CAIRO (Reuters) - Egyptian security forces have killed 40 suspected militants in three separate incidents in North Sinai and Giza, the Interior Ministry said on Saturday, a day after a bombing on a Vietnamese tourist bus in Giza killed four people.
The bombing, less than 4 km from the pyramids, on the outskirts of Cairo, is the first deadly attack against foreign tourists in Egypt for more than a year and comes as the tourism sector, a vital source of foreign currency, recovers from a sharp drop in visitor numbers since the country’s 2011 uprising.
A spokesman for Britain’s Thomas Cook TCG.L travel group said it had cancelled day trips to Cairo from the Red Sea resort of Hurghada following the attack and it would continue to review the security situation.
The ministry did not say whether the suspected militants were connected to Friday’s attack, but said its forces killed 30 people during raids on their hideouts in Giza where it said “terrorist elements” were planning a series of attacks targeting state institutions and the tourism industry.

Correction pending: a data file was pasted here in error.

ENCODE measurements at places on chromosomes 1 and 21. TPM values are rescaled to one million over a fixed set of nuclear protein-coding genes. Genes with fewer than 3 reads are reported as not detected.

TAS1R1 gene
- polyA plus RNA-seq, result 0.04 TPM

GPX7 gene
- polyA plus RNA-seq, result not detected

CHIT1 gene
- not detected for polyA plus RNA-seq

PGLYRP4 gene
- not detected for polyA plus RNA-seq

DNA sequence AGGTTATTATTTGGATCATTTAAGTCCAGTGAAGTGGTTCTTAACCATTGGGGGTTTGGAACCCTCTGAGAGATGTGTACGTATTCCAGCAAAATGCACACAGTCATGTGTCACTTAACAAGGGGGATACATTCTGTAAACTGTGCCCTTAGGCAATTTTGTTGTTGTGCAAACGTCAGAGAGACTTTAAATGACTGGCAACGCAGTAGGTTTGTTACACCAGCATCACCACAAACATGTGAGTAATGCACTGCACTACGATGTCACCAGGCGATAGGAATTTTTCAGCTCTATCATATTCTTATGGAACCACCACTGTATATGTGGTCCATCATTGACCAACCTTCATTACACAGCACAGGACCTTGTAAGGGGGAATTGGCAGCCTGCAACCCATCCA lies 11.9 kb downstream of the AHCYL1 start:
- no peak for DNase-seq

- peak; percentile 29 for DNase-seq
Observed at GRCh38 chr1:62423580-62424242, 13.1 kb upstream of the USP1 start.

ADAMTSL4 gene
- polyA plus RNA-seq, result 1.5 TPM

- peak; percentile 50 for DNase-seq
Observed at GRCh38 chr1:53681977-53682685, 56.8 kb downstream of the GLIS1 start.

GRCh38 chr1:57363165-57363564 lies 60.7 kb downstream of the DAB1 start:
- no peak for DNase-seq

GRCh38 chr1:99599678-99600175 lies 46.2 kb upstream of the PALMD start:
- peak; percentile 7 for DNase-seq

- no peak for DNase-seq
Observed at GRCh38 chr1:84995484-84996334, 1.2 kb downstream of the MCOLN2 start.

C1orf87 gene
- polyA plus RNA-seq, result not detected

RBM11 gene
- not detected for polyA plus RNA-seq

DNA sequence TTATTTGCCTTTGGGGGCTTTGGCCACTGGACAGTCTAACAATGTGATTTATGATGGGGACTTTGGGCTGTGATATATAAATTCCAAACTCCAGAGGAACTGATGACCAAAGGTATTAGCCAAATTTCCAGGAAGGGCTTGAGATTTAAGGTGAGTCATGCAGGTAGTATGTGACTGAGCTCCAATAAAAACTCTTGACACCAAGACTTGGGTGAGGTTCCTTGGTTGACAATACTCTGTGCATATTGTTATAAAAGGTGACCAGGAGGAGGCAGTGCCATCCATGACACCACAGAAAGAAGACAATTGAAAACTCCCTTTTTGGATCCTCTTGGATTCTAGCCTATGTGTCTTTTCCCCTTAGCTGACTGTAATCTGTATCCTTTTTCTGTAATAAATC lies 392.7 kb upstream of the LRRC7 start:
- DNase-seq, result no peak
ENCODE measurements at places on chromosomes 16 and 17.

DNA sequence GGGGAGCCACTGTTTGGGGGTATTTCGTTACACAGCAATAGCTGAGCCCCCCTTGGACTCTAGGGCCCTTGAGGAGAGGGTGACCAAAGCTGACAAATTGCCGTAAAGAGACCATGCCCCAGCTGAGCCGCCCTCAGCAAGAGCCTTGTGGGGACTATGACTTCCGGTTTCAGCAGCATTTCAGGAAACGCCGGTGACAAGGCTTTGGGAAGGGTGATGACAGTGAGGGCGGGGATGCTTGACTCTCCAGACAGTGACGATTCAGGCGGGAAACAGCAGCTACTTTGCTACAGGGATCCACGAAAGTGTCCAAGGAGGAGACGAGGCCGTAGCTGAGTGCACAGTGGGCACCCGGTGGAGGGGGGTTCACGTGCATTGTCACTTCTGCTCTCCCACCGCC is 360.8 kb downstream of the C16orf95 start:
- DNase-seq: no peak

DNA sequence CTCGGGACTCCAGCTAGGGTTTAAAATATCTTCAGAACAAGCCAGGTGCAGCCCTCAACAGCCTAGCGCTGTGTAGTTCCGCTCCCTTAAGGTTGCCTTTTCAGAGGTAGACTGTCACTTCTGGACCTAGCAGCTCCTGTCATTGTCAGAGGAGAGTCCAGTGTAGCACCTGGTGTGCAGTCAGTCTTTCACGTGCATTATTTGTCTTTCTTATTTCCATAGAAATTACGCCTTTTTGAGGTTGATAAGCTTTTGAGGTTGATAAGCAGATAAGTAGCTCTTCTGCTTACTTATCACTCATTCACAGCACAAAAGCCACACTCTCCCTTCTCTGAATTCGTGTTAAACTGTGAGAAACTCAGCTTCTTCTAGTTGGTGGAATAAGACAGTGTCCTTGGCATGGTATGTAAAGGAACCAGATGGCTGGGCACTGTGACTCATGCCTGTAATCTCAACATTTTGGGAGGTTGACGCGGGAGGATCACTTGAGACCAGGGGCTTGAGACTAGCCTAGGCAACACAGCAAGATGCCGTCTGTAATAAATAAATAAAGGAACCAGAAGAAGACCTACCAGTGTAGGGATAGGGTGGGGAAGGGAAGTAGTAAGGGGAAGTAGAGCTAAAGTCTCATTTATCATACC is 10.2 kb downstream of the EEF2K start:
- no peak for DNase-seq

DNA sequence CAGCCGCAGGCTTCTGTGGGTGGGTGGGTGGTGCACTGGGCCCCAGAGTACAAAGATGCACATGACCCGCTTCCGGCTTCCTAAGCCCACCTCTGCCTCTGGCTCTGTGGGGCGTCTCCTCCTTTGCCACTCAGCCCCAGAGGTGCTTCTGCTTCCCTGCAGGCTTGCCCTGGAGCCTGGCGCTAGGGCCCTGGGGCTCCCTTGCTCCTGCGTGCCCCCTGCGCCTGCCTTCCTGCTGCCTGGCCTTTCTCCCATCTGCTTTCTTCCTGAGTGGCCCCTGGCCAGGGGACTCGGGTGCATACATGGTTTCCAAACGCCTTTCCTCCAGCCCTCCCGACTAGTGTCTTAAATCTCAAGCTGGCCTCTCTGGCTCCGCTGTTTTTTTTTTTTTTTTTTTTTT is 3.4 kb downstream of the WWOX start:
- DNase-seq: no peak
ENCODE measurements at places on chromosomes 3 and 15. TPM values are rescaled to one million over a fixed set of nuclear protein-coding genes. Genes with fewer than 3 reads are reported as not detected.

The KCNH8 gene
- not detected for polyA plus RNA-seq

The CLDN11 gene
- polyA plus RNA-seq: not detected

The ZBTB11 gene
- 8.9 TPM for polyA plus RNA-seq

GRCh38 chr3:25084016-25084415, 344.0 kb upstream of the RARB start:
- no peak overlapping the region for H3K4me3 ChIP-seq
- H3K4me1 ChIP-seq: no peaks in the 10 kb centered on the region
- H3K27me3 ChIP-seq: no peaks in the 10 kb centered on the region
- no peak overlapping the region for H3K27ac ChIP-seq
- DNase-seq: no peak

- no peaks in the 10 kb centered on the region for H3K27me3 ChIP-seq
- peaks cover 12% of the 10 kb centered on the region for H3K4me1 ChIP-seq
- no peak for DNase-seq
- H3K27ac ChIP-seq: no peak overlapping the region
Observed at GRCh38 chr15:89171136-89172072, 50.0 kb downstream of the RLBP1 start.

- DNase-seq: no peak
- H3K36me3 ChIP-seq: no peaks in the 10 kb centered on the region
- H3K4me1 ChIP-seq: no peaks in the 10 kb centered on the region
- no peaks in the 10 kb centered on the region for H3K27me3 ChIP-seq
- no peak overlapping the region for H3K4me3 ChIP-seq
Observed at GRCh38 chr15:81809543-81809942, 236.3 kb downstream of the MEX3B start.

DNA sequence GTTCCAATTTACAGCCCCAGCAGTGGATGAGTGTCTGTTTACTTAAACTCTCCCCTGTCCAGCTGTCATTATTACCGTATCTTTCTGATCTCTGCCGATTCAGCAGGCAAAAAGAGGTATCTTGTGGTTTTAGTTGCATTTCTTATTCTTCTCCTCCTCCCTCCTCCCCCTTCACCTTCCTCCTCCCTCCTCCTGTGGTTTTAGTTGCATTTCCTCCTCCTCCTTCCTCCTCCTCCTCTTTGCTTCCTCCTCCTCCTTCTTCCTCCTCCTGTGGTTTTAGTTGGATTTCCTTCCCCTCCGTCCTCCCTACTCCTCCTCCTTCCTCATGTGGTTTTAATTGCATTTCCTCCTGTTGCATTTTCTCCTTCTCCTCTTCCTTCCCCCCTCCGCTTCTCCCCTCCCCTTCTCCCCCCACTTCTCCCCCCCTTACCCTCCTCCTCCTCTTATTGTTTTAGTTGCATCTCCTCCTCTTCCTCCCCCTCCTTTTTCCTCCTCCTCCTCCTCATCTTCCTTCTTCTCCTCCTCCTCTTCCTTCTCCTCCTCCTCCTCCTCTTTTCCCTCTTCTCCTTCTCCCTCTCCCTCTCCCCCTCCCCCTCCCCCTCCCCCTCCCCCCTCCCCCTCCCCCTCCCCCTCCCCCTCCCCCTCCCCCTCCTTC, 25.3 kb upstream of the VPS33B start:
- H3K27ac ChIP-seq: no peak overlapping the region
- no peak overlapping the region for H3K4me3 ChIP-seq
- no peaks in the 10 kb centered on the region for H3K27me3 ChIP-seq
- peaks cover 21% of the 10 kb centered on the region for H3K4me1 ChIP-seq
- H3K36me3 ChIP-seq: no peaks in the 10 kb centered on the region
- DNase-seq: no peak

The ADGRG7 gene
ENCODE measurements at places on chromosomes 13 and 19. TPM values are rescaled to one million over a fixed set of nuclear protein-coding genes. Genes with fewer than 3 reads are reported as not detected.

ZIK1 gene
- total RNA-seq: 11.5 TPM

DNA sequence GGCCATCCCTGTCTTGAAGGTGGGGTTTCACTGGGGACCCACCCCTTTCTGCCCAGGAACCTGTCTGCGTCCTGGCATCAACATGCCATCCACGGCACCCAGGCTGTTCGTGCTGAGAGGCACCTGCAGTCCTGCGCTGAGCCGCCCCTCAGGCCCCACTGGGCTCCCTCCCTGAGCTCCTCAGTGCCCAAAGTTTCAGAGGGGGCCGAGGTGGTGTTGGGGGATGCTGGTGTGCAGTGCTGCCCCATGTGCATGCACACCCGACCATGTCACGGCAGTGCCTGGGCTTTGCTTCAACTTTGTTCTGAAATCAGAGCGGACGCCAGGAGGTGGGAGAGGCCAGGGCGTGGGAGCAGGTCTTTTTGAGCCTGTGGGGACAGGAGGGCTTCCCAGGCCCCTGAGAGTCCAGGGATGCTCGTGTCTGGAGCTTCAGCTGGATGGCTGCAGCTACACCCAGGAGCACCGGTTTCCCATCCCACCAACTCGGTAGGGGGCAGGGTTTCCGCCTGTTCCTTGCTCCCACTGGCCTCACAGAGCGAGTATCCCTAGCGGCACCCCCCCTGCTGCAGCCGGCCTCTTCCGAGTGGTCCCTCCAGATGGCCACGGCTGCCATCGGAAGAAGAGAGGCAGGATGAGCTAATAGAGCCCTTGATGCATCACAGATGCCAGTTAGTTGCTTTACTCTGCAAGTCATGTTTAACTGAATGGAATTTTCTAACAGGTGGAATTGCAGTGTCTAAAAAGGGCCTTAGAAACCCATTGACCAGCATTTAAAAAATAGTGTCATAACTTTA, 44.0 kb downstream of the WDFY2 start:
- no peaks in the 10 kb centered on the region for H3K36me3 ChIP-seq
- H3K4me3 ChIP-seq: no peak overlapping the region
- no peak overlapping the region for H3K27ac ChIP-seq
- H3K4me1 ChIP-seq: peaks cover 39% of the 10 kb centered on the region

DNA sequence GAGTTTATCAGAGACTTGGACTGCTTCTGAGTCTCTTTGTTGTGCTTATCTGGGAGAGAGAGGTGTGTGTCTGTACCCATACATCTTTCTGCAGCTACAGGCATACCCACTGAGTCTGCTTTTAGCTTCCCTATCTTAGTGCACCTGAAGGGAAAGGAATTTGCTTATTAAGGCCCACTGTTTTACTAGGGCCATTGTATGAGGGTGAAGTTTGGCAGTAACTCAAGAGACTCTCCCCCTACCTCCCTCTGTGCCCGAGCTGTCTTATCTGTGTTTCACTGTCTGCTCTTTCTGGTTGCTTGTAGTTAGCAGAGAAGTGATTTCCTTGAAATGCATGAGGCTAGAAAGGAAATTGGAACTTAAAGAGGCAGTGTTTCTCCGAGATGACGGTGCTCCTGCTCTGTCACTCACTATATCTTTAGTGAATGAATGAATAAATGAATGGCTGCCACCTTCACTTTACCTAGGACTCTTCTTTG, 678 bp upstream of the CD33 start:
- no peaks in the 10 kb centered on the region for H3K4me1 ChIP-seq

Security forces also killed 10 suspected militants in North Sinai, where the country is fighting an insurgency led by Islamic State.
State news agency MENA said that the suspects were killed in a gun battle.
The ministry did not give any details about the suspects’ identity or whether there had been any casualties or injuries among the security forces. The statement said the three raids took place simultaneously.
The ministry published photos of bloodied bodies with their faces concealed and assault rifles and shotguns lying on the floor beside them.
Three Vietnamese tourists and an Egyptian guide were killed and at least 10 others injured when the roadside bomb hit their tour bus on Friday.
Events such as the bombing of a Russian airliner shortly after it took off from Sharm el Sheikh in 2015, killing all 224 people on board, caused tourist numbers to Egypt to plunge.
There are still no direct flights from major tourist markets such as Britain and Russia to the country’s biggest Red Sea resort, Sharm el Sheikh, since that attack.
The government says fighting Islamist militants is a priority as it works to restore stability after the years of turmoil that followed the “Arab Spring” protests of 2011.
Egypt’s military and police launched a major campaign against militant groups in February, targeting the Sinai Peninsula as well as southern areas and the border with Libya.
Reporting by Ahmed Tolba and Haitham Ahmed, additional reporting by Mohamed Sayed and Andrew MacAskill in London; Writing by Amina Ismail; Editing by Alison Williams
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